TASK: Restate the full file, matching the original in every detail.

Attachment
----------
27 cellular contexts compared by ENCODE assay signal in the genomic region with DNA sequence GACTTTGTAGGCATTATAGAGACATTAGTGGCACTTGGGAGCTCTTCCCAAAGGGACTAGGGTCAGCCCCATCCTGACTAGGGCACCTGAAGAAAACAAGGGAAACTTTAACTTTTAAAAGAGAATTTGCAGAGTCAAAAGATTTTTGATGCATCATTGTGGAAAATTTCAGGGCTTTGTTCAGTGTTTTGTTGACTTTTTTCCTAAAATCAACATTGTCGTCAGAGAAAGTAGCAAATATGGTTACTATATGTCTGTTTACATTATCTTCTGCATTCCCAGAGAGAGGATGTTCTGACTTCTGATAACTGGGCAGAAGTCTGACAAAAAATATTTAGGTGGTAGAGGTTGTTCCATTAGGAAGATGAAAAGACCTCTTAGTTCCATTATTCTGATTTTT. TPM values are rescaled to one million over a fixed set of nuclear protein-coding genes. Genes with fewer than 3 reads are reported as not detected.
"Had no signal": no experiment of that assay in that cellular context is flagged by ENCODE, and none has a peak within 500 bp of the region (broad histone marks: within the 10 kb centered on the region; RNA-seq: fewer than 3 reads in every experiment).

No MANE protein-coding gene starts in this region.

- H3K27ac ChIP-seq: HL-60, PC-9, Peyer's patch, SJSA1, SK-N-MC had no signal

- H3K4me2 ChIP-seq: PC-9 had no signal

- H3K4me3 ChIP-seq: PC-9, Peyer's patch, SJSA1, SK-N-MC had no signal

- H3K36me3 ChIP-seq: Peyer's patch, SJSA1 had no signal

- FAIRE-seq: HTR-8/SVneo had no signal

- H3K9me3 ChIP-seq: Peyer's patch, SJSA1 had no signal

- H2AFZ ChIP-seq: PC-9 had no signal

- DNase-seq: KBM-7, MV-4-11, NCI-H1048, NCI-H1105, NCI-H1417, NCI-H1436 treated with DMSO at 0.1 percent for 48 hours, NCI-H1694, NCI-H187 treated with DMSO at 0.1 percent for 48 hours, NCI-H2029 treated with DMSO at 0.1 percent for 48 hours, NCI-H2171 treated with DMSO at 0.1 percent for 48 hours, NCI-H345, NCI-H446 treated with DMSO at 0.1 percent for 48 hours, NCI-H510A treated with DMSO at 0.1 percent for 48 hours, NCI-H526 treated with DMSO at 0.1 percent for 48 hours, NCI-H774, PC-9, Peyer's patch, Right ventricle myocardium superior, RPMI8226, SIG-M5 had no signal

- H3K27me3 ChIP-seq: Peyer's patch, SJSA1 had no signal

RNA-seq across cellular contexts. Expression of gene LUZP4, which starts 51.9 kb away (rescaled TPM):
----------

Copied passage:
27 cellular contexts compared by ENCODE assay signal in the genomic region with DNA sequence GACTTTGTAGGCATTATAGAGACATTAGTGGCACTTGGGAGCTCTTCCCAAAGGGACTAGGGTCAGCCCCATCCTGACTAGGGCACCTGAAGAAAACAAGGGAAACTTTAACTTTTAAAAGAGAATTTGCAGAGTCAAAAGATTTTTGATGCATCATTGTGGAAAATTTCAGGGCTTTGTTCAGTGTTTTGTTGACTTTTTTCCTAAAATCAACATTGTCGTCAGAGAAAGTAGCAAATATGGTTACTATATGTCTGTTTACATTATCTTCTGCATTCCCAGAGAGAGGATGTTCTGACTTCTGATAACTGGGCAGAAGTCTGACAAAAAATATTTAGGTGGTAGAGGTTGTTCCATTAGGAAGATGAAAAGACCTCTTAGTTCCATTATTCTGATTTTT. TPM values are rescaled to one million over a fixed set of nuclear protein-coding genes. Genes with fewer than 3 reads are reported as not detected.
"Had no signal": no experiment of that assay in that cellular context is flagged by ENCODE, and none has a peak within 500 bp of the region (broad histone marks: within the 10 kb centered on the region; RNA-seq: fewer than 3 reads in every experiment).

No MANE protein-coding gene starts in this region.

- H3K27ac ChIP-seq: HL-60, PC-9, Peyer's patch, SJSA1, SK-N-MC had no signal

- H3K4me2 ChIP-seq: PC-9 had no signal

- H3K4me3 ChIP-seq: PC-9, Peyer's patch, SJSA1, SK-N-MC had no signal

- H3K36me3 ChIP-seq: Peyer's patch, SJSA1 had no signal

- FAIRE-seq: HTR-8/SVneo had no signal

- H3K9me3 ChIP-seq: Peyer's patch, SJSA1 had no signal

- H2AFZ ChIP-seq: PC-9 had no signal

- DNase-seq: KBM-7, MV-4-11, NCI-H1048, NCI-H1105, NCI-H1417, NCI-H1436 treated with DMSO at 0.1 percent for 48 hours, NCI-H1694, NCI-H187 treated with DMSO at 0.1 percent for 48 hours, NCI-H2029 treated with DMSO at 0.1 percent for 48 hours, NCI-H2171 treated with DMSO at 0.1 percent for 48 hours, NCI-H345, NCI-H446 treated with DMSO at 0.1 percent for 48 hours, NCI-H510A treated with DMSO at 0.1 percent for 48 hours, NCI-H526 treated with DMSO at 0.1 percent for 48 hours, NCI-H774, PC-9, Peyer's patch, Right ventricle myocardium superior, RPMI8226, SIG-M5 had no signal

- H3K27me3 ChIP-seq: Peyer's patch, SJSA1 had no signal

RNA-seq across cellular contexts. Expression of gene LUZP4, which starts 51.9 kb away (rescaled TPM):